Women are more likely to have a baby after their high school friends have become mothers, according to a new study.
The researchers have called the phenomenon ‘childhood contagion’ and claim it is a trend among female friends from high school.
“The contagion is particularly strong within a short window of time: it increases immediately after a high school friend gives birth, reaches a peak about two years later, and then decreases, becoming negligible in the long-run,” said study co-author Nicoletta Balbo, a postdoctoral fellow at Bocconi University, Italy.
By following more than 1,700 American women from the ages of 15 through to 30, researchers found that their results only held true for planned pregnancies, rather than unplanned ones.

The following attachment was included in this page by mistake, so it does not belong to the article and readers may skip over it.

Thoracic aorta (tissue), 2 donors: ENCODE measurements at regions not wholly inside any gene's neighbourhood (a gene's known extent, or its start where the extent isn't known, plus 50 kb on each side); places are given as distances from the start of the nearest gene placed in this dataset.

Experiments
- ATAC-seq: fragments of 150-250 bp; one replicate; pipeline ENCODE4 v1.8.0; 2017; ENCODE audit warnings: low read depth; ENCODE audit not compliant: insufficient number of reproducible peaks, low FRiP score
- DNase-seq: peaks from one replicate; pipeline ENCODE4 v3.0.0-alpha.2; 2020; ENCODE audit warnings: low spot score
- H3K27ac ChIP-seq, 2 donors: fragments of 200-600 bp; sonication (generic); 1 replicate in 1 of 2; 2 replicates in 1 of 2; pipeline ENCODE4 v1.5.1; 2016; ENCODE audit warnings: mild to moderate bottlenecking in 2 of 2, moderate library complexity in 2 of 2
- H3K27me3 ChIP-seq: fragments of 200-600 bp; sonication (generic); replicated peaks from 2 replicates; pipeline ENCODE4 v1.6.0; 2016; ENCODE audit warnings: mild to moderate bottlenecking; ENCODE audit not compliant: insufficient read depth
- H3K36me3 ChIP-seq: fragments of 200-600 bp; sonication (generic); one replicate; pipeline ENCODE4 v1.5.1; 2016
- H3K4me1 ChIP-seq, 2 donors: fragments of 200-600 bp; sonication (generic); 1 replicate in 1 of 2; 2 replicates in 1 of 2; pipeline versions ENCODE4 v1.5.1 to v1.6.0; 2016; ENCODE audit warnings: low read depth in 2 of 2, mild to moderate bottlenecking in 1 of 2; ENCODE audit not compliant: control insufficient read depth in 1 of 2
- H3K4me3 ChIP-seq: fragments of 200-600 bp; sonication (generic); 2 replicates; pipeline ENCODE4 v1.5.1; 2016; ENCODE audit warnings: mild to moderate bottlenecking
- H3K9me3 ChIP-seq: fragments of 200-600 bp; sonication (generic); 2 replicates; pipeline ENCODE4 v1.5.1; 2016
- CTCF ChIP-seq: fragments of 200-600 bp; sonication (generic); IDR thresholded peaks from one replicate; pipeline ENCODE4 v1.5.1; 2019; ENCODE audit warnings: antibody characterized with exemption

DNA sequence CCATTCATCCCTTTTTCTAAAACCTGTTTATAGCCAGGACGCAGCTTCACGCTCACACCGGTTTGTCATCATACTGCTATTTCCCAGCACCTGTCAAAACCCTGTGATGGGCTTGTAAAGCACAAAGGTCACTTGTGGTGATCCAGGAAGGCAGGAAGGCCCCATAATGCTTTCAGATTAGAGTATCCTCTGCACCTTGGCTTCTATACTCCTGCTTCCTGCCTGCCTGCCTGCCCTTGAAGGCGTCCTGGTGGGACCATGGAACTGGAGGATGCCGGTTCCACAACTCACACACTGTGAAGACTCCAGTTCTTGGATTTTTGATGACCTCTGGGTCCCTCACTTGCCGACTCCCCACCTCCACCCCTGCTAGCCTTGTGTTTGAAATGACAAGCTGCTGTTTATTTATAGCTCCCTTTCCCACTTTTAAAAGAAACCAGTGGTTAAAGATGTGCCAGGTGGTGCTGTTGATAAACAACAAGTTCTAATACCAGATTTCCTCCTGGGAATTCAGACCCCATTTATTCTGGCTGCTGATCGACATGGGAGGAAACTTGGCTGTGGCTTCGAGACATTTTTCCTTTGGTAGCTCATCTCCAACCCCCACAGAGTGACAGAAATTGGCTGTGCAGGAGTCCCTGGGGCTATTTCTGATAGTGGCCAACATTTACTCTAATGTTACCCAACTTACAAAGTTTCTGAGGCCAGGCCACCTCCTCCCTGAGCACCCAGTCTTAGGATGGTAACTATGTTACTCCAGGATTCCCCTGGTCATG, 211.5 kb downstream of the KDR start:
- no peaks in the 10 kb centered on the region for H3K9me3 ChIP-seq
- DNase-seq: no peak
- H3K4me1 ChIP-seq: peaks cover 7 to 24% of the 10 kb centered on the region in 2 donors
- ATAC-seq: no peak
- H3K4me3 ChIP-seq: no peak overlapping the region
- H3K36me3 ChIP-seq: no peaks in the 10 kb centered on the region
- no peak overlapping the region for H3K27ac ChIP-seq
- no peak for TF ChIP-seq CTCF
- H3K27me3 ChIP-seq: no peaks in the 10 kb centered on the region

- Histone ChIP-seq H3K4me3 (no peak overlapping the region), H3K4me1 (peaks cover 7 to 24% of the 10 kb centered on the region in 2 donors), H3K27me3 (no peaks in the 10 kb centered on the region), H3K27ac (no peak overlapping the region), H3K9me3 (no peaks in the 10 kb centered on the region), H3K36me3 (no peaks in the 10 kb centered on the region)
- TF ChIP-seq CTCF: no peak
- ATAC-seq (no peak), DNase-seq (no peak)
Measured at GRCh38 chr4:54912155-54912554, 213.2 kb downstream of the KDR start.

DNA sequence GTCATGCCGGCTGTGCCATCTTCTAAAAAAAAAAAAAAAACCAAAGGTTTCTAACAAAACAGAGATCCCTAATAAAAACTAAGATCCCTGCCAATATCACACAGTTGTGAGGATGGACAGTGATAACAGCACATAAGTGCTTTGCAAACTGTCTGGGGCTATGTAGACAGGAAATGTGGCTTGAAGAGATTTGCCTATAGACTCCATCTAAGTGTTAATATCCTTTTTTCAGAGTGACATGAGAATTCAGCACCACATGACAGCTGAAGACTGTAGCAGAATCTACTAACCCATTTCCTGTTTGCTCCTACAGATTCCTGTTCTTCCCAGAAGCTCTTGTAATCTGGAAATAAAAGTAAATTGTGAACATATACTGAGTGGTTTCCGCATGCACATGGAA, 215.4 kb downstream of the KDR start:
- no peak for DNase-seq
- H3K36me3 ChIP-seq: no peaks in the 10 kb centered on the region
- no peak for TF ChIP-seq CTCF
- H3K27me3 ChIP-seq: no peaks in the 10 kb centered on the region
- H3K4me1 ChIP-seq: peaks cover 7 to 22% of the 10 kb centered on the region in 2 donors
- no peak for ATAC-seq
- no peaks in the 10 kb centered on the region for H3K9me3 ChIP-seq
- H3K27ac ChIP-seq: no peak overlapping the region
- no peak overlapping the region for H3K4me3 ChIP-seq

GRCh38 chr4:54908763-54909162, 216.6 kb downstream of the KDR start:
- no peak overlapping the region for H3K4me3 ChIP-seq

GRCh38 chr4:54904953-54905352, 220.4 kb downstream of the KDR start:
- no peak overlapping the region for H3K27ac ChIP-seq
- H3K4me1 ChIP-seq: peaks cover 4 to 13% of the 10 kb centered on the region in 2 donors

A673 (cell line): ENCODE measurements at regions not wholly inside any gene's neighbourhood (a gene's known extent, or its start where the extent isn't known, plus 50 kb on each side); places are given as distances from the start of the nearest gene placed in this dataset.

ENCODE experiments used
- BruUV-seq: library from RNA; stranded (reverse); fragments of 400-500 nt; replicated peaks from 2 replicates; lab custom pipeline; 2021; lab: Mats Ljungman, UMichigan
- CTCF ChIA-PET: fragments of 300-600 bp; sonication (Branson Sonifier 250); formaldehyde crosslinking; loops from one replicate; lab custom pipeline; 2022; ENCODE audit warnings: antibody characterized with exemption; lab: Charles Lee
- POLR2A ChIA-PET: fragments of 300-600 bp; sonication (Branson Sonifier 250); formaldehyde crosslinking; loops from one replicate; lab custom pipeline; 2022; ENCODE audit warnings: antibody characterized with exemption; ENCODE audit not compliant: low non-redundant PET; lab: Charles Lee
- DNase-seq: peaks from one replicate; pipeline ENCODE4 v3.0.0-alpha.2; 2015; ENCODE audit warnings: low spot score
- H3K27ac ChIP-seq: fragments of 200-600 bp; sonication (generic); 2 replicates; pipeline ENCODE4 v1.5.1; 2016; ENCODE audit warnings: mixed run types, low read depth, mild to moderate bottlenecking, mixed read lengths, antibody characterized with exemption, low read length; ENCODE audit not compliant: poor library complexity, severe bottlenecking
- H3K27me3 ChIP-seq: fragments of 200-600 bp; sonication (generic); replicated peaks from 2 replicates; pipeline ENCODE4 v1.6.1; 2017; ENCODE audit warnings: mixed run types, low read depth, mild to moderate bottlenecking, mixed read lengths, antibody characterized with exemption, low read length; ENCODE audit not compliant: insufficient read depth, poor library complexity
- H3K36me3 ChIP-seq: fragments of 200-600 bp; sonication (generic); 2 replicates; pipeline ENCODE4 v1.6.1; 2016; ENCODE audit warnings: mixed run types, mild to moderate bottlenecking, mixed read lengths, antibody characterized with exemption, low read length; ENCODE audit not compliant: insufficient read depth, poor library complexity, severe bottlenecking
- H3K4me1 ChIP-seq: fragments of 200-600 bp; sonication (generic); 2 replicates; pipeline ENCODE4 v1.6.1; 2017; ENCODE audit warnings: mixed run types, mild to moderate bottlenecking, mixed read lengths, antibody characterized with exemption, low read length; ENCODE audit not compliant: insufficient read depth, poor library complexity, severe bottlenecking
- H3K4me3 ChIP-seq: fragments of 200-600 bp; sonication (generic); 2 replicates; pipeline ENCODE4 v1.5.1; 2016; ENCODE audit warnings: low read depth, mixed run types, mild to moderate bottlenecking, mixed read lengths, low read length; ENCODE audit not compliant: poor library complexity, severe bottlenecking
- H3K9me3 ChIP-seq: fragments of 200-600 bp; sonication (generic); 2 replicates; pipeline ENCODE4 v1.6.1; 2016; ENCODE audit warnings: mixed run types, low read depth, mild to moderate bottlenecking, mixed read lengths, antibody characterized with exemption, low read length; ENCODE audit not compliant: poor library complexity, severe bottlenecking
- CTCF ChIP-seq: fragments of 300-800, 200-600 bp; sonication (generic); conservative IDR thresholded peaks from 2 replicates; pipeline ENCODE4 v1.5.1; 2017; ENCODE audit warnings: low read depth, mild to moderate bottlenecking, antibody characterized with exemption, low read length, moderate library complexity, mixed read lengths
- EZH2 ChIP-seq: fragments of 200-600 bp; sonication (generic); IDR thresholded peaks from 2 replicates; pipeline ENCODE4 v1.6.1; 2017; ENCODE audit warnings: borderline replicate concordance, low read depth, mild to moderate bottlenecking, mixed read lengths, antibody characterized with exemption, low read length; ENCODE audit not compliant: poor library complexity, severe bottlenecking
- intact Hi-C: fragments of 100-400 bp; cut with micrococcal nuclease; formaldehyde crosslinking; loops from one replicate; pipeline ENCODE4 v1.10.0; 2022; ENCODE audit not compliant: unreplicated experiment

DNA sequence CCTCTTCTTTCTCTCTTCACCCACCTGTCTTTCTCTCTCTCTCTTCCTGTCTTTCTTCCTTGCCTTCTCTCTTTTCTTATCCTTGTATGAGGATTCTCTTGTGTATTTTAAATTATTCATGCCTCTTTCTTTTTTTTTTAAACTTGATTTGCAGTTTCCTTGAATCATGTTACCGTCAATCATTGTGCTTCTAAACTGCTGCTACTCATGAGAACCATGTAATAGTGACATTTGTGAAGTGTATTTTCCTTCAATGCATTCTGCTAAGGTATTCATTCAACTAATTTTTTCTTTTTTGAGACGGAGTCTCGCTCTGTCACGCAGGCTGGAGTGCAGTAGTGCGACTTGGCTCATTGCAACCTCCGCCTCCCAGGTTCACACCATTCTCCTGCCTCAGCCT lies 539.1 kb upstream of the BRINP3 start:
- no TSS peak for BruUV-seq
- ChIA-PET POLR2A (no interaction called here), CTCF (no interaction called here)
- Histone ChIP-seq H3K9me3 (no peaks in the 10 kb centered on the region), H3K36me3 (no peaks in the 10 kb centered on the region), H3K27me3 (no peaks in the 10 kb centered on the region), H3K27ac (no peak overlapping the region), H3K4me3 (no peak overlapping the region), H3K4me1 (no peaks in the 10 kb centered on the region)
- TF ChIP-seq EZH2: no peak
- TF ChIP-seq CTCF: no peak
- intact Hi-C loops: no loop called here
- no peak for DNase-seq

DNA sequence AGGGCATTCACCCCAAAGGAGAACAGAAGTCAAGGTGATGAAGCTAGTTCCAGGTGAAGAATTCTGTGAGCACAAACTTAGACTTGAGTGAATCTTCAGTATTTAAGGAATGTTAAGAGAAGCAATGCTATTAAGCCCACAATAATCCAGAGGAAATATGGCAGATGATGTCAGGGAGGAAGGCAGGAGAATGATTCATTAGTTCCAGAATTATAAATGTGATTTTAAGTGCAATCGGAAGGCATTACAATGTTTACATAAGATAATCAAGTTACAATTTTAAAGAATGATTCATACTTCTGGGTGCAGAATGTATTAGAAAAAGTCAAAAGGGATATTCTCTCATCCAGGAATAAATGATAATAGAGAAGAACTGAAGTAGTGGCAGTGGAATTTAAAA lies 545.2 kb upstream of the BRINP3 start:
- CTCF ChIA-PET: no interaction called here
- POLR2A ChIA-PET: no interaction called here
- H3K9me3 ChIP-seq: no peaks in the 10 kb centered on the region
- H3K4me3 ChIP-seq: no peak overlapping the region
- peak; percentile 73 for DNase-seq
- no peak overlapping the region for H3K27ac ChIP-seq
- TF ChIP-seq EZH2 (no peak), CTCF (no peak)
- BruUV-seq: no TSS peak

“Overall, this research demonstrates that fertility decisions are not only influenced by individual characteristics and preferences, but also by the social network in which individuals are embedded,” said Balbo.
We already know that our friends can influence other social behaviours, such as smoking, drinking and fitness levels, but this is the first study of its kind to look at the effect of friendship circles on a woman’s decision to become mothers.
Balbo added in her study that having children at the same time as friends can be associated with reduced stress associated with pregnancy and childrearing, as experiences are shared.
The study, which appears in the American Sociological Review, relies on data from the National Longitudinal Study of Adolescent Health in the U.S.